"Time you enjoy wasting is not wasted time."

Marthe Troly-Curtin

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A Brainy Condition of Compulsive Accumulation ⏤ In Interview with Curator Joel Chen

A Brainy Condition of Compulsive Accumulation ⏤ In Interview with Curator Joel Chen

Matthew Donaldson, who directed a short film on Joel Chen for Nowness, anointed him as ‘The go-to guy for celebrities, set designers, interior decorators and ladies who lunch for antiques.’ A doyen of objects d’art, Mr Chen is sought-out for his expertise and inimitable collections of old world antiques, modernist furniture and contemporary décor, as well as his shows featuring emerging artists. Whether it’s an ancient scholar’s stone from the East, a Charlotte Perriand bench or a stool by Max Lamb, their aesthetics’ harmoniously blend under his alchemical touch.

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From a small lot where he first set up shop on Melrose Avenue more than thirty-five years ago, to the three, extensive warehouses JF Chen now operates from, Mr Chen has maintained a strong sense of adventure and an irreverence and enthusiasm in his voracious love of beauty. The adventure began in the Shanghai and Hong Kong of his youth and continued in Britain where he attended high school. But it was in Los Angeles when he was forbidden to enter an antiques shop that the owner declared as ‘trade only’, that he decided to set up his own in silent rebuke. As a novice, he learned his trade through his compulsive curiosity; imbibing wisdom from the established purveyors of his neighbourhood and through his mistakes ‘buying junk’.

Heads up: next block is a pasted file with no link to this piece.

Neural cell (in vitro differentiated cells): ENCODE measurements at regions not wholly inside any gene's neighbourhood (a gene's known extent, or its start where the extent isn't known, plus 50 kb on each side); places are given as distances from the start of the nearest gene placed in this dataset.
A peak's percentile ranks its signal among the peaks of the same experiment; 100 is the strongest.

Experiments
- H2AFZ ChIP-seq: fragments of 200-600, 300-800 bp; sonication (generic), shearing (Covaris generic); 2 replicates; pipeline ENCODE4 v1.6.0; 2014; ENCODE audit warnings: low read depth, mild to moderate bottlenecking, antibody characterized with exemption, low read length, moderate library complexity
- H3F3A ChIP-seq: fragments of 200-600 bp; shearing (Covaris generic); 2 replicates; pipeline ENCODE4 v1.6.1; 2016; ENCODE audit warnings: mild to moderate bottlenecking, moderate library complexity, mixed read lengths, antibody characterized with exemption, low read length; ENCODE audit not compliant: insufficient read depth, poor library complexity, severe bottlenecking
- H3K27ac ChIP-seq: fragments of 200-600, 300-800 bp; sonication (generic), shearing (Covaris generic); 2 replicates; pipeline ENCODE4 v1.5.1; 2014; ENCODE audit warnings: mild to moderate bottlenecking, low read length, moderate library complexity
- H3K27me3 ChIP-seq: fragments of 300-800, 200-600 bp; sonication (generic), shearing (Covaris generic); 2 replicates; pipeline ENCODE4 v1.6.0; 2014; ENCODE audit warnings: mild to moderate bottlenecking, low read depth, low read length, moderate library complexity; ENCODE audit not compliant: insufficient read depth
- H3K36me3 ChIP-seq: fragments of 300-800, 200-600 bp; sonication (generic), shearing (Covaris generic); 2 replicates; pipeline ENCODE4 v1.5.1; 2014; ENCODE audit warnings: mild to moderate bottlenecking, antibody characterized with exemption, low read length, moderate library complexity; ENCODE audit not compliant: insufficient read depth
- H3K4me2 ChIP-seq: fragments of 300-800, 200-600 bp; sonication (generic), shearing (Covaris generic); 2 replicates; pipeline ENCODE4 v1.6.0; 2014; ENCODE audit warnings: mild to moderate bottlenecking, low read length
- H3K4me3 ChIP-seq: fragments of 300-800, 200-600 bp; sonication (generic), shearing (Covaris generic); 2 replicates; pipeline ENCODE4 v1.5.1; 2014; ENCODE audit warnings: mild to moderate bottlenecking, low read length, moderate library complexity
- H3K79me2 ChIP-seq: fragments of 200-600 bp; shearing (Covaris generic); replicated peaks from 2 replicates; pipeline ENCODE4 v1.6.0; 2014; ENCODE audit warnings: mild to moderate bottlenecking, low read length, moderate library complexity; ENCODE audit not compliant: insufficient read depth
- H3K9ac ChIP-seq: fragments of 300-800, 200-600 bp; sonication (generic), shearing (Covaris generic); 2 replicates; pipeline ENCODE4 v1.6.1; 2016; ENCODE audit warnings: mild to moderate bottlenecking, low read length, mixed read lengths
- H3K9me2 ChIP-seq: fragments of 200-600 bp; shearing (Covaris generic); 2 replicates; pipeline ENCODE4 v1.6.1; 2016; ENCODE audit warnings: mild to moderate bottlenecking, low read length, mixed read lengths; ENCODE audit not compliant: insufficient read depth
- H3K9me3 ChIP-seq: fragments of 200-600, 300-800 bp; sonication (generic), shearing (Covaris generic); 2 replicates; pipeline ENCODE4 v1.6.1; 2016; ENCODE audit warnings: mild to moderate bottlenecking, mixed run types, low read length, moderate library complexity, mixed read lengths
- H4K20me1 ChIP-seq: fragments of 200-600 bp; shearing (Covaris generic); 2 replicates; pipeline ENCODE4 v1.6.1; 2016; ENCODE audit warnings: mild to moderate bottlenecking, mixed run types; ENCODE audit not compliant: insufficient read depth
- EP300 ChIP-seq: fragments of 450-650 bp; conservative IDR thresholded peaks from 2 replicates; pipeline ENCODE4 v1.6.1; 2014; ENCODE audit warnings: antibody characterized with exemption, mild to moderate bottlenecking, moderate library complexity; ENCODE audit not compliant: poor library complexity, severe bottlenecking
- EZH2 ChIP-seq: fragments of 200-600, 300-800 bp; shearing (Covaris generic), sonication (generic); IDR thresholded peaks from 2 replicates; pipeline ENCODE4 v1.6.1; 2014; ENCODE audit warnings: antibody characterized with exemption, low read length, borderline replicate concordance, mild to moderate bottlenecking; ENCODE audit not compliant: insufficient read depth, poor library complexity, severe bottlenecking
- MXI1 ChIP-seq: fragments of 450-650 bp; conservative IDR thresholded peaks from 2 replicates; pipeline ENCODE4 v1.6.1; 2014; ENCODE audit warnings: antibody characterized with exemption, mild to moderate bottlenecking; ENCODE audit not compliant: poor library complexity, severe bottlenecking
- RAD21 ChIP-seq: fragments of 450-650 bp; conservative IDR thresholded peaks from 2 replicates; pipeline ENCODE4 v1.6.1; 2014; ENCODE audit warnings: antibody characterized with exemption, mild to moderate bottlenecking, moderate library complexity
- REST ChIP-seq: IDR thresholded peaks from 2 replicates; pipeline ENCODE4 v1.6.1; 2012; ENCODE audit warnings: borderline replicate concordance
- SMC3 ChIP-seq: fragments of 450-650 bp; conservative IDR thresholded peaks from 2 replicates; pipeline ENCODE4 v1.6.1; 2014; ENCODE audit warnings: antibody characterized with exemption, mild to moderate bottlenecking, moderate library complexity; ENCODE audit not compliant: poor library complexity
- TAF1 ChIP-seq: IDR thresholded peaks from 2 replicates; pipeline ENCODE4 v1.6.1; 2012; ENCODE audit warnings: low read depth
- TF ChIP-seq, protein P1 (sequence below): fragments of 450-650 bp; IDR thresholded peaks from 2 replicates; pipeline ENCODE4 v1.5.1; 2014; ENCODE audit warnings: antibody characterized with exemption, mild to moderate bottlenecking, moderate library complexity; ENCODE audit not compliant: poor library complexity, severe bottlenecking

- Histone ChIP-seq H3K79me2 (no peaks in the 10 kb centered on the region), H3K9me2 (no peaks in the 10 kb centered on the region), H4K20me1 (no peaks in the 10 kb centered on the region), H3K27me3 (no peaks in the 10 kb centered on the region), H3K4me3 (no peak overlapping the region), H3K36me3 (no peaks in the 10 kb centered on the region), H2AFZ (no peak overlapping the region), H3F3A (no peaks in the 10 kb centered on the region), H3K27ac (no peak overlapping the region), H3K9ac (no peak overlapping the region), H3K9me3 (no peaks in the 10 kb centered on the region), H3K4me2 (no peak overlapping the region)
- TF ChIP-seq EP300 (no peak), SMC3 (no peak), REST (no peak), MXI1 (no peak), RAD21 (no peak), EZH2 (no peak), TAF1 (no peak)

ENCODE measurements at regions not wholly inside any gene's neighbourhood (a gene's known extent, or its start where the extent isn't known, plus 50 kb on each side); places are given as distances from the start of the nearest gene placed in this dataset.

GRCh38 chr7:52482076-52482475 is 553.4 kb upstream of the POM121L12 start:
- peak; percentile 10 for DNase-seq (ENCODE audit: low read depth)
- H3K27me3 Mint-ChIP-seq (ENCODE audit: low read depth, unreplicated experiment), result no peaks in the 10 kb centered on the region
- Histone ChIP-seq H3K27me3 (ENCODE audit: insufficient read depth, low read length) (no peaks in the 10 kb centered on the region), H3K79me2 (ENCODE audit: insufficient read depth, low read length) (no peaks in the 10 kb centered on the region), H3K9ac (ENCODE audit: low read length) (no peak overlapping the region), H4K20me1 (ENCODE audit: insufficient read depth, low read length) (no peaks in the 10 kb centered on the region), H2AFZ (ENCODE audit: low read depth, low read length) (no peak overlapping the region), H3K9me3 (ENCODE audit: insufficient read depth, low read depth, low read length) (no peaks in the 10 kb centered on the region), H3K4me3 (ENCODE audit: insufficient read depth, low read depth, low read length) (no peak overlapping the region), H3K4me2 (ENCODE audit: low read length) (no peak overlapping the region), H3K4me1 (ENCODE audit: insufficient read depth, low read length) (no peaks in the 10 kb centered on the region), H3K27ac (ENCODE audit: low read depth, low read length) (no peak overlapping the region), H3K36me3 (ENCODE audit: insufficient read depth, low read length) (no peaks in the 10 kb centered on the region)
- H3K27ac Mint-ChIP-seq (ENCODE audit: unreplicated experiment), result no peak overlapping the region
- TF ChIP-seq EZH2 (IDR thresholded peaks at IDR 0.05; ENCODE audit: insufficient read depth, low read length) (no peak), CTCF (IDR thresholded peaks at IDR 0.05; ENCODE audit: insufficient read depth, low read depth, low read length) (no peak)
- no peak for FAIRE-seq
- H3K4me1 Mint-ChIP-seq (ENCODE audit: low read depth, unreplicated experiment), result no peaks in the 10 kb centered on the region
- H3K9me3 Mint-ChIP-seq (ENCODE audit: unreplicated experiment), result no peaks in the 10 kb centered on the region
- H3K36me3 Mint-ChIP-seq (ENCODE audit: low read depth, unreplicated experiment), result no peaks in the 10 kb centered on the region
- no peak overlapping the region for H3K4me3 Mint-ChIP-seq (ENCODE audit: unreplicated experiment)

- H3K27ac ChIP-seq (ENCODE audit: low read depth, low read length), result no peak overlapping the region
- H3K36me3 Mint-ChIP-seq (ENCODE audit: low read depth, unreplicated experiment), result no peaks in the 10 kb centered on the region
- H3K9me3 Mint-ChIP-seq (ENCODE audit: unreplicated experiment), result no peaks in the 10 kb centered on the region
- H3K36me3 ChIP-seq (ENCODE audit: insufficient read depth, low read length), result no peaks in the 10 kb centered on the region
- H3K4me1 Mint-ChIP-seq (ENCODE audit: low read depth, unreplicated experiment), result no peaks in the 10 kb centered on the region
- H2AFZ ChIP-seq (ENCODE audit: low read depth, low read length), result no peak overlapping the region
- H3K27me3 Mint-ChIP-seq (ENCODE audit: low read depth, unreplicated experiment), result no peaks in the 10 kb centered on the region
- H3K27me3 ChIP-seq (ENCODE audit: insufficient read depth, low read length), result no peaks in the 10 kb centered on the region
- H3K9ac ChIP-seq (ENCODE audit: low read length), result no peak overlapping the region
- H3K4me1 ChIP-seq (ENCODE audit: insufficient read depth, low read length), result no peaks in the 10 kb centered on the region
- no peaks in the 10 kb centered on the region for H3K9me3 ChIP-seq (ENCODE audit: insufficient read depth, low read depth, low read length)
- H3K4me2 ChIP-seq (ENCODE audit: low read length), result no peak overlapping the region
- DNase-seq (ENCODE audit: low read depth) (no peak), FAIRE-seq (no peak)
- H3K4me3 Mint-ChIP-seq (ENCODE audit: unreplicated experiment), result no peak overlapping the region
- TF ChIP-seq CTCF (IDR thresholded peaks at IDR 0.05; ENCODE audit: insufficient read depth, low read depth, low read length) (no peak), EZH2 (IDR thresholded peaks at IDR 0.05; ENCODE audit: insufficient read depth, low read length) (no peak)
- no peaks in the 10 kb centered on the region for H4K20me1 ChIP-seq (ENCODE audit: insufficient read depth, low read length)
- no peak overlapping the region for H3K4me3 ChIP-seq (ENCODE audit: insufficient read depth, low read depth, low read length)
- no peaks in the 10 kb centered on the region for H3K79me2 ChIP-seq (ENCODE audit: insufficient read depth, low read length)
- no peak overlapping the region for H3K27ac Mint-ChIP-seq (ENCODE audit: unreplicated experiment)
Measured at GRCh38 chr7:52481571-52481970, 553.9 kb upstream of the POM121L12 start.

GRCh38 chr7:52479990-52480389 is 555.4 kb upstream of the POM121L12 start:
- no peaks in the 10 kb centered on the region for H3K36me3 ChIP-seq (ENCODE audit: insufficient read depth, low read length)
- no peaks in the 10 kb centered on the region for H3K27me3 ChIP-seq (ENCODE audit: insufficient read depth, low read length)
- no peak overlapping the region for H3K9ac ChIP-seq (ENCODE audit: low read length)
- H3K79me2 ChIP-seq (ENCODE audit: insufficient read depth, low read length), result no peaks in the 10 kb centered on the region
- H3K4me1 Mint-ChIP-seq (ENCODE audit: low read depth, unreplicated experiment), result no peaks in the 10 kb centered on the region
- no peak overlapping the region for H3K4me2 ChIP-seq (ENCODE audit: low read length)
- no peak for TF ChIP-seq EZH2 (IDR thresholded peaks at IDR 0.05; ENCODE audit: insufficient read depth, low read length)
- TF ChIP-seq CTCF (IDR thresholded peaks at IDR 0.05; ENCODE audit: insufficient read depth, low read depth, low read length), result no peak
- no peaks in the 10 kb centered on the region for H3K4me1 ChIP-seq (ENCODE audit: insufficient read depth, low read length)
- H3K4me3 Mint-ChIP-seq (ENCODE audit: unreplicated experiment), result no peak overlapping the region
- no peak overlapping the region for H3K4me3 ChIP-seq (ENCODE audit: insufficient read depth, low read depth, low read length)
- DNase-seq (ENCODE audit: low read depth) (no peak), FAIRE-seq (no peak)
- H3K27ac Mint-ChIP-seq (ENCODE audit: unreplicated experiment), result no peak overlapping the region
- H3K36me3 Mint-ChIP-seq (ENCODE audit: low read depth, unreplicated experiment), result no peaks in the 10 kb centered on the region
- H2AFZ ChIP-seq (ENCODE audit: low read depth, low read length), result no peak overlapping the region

As I speak to Mr. Chen, he is at Christie’s auction house in New York on Monday February 12th, the day before pieces of his famed collection are about to be sold to seekers of the treasures of his insatiable eye. The online auction has already begun, and Mr. Chen is here to attend a party at the Rockefeller Centre, in honour of the hammer falling for his pieces. Our conversation is interrupted with salutations from Christie’s staff members, and Mr Chen graciously fields us both.


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Much of your childhood was spent in colonial Hong Kong, what are your strongest memories of this time?